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A recent study that examined the psychological health of pregnant women during the COVID-19 outbreak uncovered fear and depression in many participants. The findings are published in the Journal of Clinical Nursing.
In an online questionnaire completed in February 2020 by 331 pregnant women in China without COVID-19, participants were mostly worried about the following: “potential infected people were unprotected and non-isolated,” “self-infection could affect the health of their baby,” and “they themselves becoming infected and being isolated” (83.1%, 78.6%, and 56.2%, respectively).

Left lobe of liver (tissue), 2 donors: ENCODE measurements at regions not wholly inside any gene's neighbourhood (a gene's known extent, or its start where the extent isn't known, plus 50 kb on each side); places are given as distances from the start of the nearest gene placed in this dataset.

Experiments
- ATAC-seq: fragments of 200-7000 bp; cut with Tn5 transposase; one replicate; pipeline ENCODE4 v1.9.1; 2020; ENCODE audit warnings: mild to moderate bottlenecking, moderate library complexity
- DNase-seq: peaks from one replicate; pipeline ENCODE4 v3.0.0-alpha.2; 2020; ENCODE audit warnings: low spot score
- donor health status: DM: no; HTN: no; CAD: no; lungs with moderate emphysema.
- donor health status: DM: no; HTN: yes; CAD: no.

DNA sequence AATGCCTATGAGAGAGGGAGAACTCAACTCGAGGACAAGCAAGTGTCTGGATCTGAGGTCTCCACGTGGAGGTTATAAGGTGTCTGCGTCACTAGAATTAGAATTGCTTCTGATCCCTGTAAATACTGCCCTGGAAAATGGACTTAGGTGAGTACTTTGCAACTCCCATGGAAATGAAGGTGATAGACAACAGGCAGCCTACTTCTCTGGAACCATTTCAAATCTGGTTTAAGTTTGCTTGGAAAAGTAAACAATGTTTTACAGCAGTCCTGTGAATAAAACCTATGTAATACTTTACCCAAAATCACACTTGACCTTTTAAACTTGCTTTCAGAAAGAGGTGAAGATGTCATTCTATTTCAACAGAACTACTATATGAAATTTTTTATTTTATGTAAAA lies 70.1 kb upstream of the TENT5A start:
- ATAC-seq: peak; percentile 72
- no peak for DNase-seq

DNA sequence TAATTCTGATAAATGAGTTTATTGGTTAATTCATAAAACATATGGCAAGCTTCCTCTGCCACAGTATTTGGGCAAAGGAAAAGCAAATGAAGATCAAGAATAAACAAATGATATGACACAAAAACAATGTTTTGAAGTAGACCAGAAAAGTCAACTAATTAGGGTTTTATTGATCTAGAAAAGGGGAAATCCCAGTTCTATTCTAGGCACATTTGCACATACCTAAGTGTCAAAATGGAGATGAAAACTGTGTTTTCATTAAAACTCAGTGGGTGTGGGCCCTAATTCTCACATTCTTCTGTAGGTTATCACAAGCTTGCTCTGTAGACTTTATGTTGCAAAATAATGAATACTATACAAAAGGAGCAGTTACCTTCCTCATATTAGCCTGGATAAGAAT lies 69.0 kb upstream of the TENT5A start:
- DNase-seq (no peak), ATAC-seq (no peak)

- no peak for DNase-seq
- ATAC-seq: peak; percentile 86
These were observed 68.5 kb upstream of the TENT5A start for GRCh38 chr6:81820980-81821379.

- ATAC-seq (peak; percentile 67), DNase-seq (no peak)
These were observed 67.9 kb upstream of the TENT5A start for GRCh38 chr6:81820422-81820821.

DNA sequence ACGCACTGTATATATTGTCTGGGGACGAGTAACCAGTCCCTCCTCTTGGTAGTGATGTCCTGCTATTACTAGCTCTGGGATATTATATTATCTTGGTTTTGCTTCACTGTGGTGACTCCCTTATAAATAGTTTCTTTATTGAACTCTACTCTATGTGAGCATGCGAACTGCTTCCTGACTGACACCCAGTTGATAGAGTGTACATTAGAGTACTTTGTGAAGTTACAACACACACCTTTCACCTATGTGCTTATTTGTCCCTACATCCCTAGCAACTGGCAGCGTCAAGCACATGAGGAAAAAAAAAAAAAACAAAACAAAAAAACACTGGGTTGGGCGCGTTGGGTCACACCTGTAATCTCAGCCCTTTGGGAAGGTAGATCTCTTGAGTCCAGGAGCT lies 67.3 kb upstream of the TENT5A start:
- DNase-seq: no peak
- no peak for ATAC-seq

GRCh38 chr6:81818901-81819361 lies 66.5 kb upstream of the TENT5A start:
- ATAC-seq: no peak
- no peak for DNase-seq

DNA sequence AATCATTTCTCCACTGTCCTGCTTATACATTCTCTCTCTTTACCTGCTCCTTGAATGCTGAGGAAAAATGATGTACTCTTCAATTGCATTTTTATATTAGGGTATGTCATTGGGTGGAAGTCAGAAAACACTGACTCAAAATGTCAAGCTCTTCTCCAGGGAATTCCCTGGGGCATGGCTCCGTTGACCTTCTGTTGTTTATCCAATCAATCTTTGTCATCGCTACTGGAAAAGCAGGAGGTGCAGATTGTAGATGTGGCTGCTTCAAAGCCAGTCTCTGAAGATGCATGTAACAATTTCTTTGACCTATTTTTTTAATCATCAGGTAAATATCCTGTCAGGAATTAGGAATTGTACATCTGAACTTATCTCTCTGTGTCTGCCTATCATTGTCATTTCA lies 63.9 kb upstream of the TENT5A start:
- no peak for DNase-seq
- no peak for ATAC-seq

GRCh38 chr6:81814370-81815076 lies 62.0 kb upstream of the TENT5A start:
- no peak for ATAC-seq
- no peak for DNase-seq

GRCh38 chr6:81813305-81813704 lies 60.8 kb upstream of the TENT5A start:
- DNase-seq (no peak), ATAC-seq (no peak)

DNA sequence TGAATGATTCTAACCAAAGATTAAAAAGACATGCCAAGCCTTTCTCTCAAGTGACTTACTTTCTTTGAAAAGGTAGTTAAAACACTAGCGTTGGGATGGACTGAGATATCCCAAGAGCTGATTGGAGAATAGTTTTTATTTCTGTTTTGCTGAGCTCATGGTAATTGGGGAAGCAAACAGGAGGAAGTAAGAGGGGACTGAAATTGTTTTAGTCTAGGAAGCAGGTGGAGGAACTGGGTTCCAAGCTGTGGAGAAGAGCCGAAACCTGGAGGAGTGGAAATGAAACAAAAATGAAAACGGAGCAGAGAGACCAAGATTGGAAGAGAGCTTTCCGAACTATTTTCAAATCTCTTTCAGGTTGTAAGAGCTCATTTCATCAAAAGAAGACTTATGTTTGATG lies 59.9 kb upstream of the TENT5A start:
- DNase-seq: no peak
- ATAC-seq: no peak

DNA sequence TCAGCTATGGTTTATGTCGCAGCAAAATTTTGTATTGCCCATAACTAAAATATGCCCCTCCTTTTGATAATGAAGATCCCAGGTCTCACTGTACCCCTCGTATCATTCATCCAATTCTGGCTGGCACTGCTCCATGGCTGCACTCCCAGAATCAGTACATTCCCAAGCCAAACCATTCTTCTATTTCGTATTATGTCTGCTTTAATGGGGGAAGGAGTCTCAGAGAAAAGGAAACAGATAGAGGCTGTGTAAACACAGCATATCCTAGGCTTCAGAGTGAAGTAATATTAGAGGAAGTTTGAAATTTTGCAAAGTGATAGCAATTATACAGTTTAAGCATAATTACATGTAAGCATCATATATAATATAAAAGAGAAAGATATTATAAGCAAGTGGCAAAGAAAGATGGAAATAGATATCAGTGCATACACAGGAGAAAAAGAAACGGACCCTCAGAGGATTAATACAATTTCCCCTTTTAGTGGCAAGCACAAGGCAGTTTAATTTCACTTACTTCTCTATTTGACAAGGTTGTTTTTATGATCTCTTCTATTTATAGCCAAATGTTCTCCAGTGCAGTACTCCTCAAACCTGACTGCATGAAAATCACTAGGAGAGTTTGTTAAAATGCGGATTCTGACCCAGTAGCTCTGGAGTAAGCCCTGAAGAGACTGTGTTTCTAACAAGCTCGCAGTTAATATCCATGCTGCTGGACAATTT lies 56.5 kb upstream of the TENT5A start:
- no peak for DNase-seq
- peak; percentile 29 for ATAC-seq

Women’s psychological responses to the COVID-19 outbreak increased pregnancy stress, whereas their sense of security decreased pregnancy stress.
The authors urged clinicians to promptly evaluate pregnant women’s psychological responses and provide them with guidance to enhance their sense of security and alleviate their fears related to COVID-19.
“If a pregnant woman is diagnosed or suspected of COVID-19 infection, it may induce different degrees of psychological stress such as fear and anxiety, which would not be conducive to the mother’s or child’s health,” said co-author Xiu-Min Jiang, RN, of Fujian Maternity and Child Health Hospital, in China. “It is essential for the health staff to build trust with pregnant women and their families, and to communicate accurate information to them during COVID-19 outbreak.”